At the annual mega-get-together for economic discussions last week, economy minister Maxim Oreshkin noted that Russian economic growth will not be driven by global growth but will rather depend on domestic measures and fixed investments. The ministry’s forecast expects GDP growth to accelerate from its current pace of around 1.5 % to over 3 % in 2021, if investment growth picks up to over 7 %. The economist panel at the forum saw that the fixed investments would have to come especially from private firms. They were assessed to account for about 70 % of investments. The panel included outlooks anticipating GDP growth of some 1.5−2 % for the next few years.
Alexei Kudrin, Russia’s finance minister throughout the 2000s and currently chairman of the Accounts Chamber, said that it would be extremely difficult to achieve growth above 3 %. He noted that the outlook for domestic demand was insufficient for that and stressed the need to improve the export capabilities of Russian industries. He further emphasised the need to improve business market confidence through systemic reforms such as reforming public administration, reducing the role of the government in the economy and the burden on firms caused by officials’ actions as well as devolving own authority to regional administrations.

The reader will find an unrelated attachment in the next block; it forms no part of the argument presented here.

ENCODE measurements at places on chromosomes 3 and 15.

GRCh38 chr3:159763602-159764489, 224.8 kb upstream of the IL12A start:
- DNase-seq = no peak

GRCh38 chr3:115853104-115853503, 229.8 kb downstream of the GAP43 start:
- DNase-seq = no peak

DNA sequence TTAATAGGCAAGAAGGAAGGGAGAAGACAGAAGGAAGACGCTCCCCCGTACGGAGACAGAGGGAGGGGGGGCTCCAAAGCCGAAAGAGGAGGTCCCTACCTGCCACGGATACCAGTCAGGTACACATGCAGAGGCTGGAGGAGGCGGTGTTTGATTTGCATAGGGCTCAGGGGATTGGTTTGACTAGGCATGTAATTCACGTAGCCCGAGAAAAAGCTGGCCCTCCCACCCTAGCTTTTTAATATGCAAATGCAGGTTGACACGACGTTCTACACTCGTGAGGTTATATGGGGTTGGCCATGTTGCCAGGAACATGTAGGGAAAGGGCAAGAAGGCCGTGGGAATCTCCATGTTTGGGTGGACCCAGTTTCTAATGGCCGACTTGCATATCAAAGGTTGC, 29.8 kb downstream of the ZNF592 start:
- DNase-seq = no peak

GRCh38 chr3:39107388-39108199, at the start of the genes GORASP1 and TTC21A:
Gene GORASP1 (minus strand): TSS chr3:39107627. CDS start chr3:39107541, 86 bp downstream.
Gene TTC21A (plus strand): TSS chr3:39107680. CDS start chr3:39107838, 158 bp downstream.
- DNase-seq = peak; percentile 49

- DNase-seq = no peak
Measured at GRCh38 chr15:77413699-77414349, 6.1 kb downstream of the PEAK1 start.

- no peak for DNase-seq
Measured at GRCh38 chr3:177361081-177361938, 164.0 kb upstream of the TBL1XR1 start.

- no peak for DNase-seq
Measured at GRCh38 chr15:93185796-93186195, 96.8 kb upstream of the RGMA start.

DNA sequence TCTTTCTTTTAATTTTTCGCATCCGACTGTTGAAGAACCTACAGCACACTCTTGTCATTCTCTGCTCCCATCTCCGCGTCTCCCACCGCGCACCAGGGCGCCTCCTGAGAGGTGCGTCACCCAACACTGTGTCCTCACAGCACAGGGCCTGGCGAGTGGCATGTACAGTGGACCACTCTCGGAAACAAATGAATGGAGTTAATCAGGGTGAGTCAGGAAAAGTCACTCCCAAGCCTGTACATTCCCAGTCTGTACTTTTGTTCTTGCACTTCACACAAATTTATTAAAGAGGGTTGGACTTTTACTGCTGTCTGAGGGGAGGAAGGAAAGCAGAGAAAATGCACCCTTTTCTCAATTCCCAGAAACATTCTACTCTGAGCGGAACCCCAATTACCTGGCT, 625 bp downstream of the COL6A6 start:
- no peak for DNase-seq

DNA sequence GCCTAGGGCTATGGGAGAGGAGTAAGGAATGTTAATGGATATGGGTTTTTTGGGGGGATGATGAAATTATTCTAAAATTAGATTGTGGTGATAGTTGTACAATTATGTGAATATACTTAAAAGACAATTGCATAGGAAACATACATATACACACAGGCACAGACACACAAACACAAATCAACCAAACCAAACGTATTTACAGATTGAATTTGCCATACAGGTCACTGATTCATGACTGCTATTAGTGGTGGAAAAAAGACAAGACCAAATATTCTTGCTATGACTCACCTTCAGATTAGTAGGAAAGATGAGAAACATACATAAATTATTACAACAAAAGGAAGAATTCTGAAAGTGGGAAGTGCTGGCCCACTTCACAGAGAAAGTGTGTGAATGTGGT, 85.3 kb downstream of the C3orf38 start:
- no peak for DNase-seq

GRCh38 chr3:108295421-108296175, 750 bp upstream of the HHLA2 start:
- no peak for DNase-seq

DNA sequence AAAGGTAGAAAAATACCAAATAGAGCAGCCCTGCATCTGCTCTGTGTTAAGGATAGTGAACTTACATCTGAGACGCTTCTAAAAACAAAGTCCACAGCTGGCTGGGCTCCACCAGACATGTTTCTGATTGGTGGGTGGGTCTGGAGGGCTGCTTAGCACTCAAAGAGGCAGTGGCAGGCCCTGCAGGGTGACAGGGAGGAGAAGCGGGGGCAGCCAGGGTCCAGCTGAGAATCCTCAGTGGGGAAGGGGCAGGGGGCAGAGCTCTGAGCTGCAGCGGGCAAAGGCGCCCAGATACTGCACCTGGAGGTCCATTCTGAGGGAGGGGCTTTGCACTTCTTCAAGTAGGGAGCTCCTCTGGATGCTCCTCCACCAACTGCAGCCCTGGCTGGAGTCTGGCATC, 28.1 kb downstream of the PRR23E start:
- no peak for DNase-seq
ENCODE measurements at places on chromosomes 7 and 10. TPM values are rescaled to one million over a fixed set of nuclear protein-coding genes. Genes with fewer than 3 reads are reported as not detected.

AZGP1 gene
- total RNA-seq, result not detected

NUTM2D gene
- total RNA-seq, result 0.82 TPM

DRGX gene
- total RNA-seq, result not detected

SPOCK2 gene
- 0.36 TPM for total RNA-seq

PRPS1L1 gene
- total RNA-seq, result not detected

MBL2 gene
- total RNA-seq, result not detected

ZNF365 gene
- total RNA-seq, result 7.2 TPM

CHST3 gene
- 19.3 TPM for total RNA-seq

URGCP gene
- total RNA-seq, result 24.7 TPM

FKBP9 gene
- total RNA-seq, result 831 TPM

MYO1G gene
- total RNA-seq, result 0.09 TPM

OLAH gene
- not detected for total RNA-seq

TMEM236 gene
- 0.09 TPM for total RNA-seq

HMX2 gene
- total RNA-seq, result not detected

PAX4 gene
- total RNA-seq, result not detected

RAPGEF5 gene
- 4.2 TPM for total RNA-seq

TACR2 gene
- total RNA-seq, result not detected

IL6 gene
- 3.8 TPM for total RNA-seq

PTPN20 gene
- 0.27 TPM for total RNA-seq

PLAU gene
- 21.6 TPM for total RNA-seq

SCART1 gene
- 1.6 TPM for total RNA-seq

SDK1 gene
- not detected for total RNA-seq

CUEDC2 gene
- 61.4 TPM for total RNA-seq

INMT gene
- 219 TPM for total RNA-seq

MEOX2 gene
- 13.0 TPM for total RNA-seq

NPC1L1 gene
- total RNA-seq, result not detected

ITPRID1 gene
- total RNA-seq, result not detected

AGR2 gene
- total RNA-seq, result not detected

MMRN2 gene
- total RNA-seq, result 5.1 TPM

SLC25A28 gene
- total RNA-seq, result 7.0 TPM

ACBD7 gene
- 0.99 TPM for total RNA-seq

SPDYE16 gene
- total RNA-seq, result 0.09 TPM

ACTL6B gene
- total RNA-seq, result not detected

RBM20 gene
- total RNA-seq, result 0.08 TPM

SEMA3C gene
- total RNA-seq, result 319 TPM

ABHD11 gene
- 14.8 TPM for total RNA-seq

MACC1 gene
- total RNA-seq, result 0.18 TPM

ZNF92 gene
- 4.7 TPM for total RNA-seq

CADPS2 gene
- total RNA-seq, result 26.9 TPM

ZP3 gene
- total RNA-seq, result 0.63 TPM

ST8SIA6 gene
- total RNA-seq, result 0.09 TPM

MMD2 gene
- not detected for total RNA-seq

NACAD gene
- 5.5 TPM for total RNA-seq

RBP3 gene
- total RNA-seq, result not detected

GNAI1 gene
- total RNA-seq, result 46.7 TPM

Kudrin said that such reforms are not included in the national projects launched, thus denoting that the projects will not be enough to reach the country’s growth and investment goals (the 13 national projects cover areas such as infrastructure, productivity, education and health care). Kudrin pointed out the high complexity of administrative structures for national projects, programmes and target plans. In addition, finance minister Anton Siluanov noted the need to coordinate state projects at the federal and regional levels, pointing out that over half of the tasks included in the national projects is in the competence given to regional and local authorities. An amount equivalent to nearly 4 % of GDP will be channelled to national projects during 2019−2024. Of that amount, over one quarter is additional funding for projects set forth in president Putin’s May inauguration Decree.